As we adapt to the new normal of Covid-19, Ciara McDonnell gives you the inside scoop on stockpiling.
THANKS in large part to the germophobe tendencies I have passed down to my eldest son, last Friday while in Lidl, he proffered a pair of plastic gloves to me before I put the coin in the trolley.
I thought he was being mildly hysterical, but I love him, and also, I made him, so I wore those gloves and I wore them well. As we added critical coronavirus items to our trolley, we brushed off the amused glances of our fellow shoppers and threw an extra packet of biscuits in for good measure.
Today, supermarket bosses tell us not to worry — there is enough for everyone, they implore us. Musgrave (SuperValu) say they have increased stock levels to account for the fact that most of us are adding some bunker booty to our trolleys.
When I contacted them for advice on what to stock up on, they said: “We are advising consumers that there is no need to change their shopping habits, as there is sufficient stock within the supply chain.”
Despite this cheery endorsement of enough food for all, as the situationevolves, it becomes more likely that many of us will find ourselves experiencing periods of self-isolation over the coming weeks and months. So, what do we really need to have in the house?
First, it is essential to note that this kind of a stockpile is not similar to say, a Hurricane Ophelia or Snowstorm Emma stockpile.
Hysteria and panic buying have ramped up. @Aldi_Ireland in Galway ran out of toilet roll and pasta. Is this really necessary... Do people plan on going into hibernation until we have a #COVID19 solution? pic.twitter.com/7MEKvZByhj— Olwyn Grennan (@OlwynG) March 11, 2020
That means it should consist of more than just wine, Taytos, and bread. We are looking at stocking up on items that have long shelf lives and also give major bang for their buck.
Begin by creating a stock list of what you already have. There is no point in adding 10 tins of butterbeans if your legume stock overfloweth.
Take half an hour and write down what you have in your presses. Sort out your cupboards and your freezer to make room for a little extra.
If you are lucky enough to own a chest freezer, allow that do to a lot of the heavy lifting when it comes to your self-isolation stockpile. A freezer will happily accommodate extra litres of milk, yoghurt, cheese, bread, and butter as well as all of your usual frozen staples.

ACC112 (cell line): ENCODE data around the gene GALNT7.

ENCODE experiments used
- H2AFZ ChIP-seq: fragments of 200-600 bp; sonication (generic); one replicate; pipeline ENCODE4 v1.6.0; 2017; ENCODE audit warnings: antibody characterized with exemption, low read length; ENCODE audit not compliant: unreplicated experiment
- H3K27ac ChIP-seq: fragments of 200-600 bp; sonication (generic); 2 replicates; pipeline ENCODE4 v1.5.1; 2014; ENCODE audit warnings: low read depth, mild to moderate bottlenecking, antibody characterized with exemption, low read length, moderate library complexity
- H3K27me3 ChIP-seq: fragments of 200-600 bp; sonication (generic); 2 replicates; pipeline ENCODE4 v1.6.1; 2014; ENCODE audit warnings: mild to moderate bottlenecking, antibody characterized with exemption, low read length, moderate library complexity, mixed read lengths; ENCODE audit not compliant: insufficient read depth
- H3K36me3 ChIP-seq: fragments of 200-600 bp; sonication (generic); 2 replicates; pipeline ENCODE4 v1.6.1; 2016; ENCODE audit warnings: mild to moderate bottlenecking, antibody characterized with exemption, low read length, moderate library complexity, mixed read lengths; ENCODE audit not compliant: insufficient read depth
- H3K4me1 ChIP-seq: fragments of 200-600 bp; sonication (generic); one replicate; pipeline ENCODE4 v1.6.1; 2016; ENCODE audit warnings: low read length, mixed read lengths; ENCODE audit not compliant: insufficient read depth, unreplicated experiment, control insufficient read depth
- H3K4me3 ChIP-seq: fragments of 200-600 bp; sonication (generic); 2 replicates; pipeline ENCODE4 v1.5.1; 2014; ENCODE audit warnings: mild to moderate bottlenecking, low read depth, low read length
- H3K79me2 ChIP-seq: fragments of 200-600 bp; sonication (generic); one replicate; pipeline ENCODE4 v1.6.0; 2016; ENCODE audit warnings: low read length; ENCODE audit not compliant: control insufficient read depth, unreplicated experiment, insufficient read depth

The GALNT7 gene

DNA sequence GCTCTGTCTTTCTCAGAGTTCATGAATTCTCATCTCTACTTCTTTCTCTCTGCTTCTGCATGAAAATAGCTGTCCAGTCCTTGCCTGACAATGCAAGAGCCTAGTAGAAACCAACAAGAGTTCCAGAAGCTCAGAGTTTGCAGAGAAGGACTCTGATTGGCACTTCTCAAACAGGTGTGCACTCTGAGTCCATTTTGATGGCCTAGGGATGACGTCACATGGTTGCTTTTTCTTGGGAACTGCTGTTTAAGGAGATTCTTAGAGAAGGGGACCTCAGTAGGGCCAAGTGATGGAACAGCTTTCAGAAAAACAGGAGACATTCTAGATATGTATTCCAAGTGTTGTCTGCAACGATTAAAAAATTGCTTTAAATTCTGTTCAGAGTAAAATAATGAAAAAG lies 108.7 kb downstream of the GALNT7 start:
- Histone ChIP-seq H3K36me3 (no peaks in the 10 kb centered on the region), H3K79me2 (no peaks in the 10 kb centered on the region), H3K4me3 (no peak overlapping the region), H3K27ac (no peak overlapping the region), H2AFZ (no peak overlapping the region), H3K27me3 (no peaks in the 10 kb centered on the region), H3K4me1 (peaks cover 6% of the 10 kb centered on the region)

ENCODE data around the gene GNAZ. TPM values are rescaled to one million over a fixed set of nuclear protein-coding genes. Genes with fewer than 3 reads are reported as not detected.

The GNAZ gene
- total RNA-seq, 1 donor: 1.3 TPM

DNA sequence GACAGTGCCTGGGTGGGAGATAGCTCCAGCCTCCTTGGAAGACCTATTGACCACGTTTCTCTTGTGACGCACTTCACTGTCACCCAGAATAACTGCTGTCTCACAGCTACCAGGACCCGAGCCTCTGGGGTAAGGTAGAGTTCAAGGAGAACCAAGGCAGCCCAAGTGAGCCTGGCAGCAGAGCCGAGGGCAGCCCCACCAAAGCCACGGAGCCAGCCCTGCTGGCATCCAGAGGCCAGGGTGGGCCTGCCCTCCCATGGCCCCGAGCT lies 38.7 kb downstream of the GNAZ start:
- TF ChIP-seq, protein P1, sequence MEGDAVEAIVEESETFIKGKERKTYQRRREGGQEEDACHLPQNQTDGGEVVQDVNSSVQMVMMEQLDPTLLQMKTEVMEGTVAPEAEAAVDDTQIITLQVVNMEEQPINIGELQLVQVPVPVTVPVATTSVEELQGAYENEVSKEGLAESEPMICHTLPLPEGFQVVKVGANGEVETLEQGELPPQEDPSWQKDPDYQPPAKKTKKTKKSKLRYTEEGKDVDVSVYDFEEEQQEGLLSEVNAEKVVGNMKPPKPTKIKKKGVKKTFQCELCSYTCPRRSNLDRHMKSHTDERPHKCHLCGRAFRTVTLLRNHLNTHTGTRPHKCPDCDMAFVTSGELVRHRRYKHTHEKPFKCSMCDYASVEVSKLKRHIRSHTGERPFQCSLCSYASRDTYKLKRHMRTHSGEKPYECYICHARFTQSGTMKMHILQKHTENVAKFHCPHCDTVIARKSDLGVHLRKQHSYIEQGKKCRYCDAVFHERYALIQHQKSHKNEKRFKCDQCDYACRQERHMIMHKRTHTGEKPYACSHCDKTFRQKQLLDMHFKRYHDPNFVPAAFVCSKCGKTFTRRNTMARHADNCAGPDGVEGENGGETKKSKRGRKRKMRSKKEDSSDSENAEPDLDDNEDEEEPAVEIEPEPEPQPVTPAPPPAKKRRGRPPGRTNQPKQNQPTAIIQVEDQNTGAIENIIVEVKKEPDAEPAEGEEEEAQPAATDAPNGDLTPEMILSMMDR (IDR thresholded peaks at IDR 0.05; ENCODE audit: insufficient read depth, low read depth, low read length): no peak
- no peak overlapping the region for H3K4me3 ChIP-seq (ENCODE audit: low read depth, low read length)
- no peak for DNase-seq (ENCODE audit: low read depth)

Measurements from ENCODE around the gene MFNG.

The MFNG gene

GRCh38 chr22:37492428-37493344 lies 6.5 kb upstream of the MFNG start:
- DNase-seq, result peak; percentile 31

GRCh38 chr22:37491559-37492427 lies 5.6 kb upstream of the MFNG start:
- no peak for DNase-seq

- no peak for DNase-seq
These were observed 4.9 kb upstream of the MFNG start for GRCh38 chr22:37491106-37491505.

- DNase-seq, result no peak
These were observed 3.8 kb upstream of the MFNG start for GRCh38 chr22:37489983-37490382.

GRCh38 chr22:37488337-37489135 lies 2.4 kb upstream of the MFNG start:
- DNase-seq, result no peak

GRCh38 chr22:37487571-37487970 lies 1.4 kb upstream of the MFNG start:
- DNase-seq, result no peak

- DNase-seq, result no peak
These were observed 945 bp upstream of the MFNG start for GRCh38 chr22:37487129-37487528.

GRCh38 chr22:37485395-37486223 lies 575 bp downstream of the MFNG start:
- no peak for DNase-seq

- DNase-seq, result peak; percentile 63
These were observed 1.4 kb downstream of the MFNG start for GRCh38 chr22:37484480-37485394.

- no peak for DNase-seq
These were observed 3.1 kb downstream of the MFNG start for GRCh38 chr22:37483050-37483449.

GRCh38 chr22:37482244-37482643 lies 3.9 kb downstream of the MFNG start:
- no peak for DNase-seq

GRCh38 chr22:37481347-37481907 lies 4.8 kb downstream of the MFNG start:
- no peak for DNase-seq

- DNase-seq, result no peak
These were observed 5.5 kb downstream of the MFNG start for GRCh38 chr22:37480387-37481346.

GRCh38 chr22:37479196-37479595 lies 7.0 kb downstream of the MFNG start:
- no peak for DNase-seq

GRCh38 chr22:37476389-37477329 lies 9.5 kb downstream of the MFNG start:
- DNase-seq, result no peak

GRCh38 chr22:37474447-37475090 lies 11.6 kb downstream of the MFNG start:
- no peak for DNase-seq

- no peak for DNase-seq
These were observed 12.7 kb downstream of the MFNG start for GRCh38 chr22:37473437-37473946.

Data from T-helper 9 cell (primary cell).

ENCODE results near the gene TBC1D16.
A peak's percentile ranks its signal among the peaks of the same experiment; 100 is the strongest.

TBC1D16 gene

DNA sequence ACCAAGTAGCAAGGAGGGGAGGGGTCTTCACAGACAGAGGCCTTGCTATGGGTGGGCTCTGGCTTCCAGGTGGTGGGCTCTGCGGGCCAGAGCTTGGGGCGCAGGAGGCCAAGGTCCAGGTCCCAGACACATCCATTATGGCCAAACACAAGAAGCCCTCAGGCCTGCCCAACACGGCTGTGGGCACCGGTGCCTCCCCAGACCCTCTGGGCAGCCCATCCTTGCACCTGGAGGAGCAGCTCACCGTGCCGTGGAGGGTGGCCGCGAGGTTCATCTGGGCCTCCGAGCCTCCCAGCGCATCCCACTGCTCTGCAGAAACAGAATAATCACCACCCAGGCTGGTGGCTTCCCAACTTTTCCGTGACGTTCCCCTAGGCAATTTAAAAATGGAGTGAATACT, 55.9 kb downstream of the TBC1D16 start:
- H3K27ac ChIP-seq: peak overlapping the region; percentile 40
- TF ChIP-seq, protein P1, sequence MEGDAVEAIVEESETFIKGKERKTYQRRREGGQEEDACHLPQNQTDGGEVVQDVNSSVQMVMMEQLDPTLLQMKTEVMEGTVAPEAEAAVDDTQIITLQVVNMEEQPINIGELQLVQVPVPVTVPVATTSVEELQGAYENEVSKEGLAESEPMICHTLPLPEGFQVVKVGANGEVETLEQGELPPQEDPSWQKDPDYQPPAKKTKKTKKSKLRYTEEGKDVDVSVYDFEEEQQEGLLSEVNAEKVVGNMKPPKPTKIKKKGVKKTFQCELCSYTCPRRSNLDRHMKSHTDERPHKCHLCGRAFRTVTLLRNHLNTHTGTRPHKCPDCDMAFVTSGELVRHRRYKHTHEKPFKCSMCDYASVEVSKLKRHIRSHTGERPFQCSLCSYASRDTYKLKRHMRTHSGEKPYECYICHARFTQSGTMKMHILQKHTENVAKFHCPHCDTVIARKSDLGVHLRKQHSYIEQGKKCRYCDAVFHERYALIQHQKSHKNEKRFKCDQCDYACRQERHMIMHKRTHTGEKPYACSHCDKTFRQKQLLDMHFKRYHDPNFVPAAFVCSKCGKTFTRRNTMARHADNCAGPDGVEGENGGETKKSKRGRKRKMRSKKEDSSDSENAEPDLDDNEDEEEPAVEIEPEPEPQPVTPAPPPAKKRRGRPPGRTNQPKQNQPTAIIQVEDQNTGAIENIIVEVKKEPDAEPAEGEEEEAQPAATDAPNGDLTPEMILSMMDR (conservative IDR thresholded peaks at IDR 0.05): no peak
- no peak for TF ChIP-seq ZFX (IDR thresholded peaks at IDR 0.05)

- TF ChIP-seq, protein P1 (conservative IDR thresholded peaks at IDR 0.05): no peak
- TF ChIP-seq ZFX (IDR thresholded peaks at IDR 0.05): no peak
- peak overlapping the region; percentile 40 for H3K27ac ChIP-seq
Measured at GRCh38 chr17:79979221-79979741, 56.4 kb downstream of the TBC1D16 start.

Make life a bit easier on yourself by grating cheese into a container or ziplock bag before freezing and then you can use it as you need it. Hardy herbs can be frozen too, so add some rosemary and thyme to your freezer arsenal to brighten up meals in an instant.
Berries can be frozen, fruit like apples and pears can be cooked, pureed, and frozen in ice cube trays, to top porridge or add to little pockets of frozen pastry.
Lots of us only have access to a small freezer, and that’s OK too. You can store liquids in a space-saving fashion by pouring them into freezer bags and freezing lying flat.
Snip links of sausages and freeze flat on a tray before decanting into a space-appropriate bag or box. Consider smaller frozen vegetables like corn and sliced carrots instead of brassicas like broccoli.
As well as taking up more room, frozen broccoli and cauliflower don’t work so well anyway.
Should you find yourself with the time and the space, make a few freezer dinners that will come in handy. Lasagne freezes well, if you layer the meat and sauce and pasta and freeze before the final cooking stage, as does cottage pie and all kinds of tarts.
Pasta sauces can be cooked and siphoned into jars for the freezer, where they will last for ages amongst the loaves of bread.
Lots of fruits and vegetables will store well for long periods of time in cool, dark spaces. Potatoes, onions, and garlic, along with apples, can be stored in paper bags in a cool press and will last the pace.
Store other vegetables in the fridge to extend their lifespan — washed and wrapped in kitchen paper.
The key with planning your bunker food stock is to plan meals that you eat already. If you are not a fan of sardine sandwiches now, it is not likely you will be in the coming weeks.
Consider what meals are in regular rotation that can utilise long-life food? For breakfast, have a rule of cereal or porridge.
Lunch might involve soup made from root veg like carrots, onions, and a stick of celery — all of which lasts for ages in the fridge — and a sandwich made with a protein like tuna, cheese, or ham.
Dinner might be a lentil dahl with pilau rice, or an omelette flavoured with chorizo or other cured meat that lasts for ages and is an instant flavour bomb.
Good-quality minced beef is an easy route to family mealtime; from spaghetti and meatballs to meat loaf to homemade burgers, consider this an ultimate family staple.
Let there be no panic. You will not go hungry. The aim here is to feel as prepared as possible, should we need to hunker down for a while.
If you are preparing your own house, use this time to consider family members and neighbours who may find themselves vulnerable, and drop over a meal for their freezer, or scones for their press — think of others as much as you think of yourself, and we’ll all be fine.